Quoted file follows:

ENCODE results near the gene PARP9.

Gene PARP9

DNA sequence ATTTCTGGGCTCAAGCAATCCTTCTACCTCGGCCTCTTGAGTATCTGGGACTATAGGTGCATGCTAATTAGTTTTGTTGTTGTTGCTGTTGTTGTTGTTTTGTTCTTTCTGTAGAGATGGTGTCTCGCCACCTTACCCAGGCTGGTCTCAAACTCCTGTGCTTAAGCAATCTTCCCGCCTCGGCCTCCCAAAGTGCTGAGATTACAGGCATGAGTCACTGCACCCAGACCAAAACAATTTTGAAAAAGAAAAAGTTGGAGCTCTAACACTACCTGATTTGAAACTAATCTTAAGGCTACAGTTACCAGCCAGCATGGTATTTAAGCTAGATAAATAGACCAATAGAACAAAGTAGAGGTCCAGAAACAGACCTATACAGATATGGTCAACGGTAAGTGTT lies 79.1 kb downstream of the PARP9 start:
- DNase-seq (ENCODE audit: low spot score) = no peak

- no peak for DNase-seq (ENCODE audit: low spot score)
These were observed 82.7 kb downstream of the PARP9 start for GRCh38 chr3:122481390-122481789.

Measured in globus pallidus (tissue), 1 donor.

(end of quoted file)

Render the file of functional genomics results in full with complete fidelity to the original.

ENCODE results near the gene PARP9.

Gene PARP9

DNA sequence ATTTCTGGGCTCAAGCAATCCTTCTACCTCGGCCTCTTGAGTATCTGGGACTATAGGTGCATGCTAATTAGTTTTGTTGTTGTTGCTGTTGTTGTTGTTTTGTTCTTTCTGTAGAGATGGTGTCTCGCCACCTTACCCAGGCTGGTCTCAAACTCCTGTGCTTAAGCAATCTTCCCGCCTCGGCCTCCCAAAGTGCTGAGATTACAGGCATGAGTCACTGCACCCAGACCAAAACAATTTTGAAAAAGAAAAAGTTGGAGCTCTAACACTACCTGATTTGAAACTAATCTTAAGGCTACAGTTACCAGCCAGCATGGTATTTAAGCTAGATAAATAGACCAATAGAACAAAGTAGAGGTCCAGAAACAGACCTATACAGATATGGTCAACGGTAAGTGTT lies 79.1 kb downstream of the PARP9 start:
- DNase-seq (ENCODE audit: low spot score) = no peak

- no peak for DNase-seq (ENCODE audit: low spot score)
These were observed 82.7 kb downstream of the PARP9 start for GRCh38 chr3:122481390-122481789.

Measured in globus pallidus (tissue), 1 donor.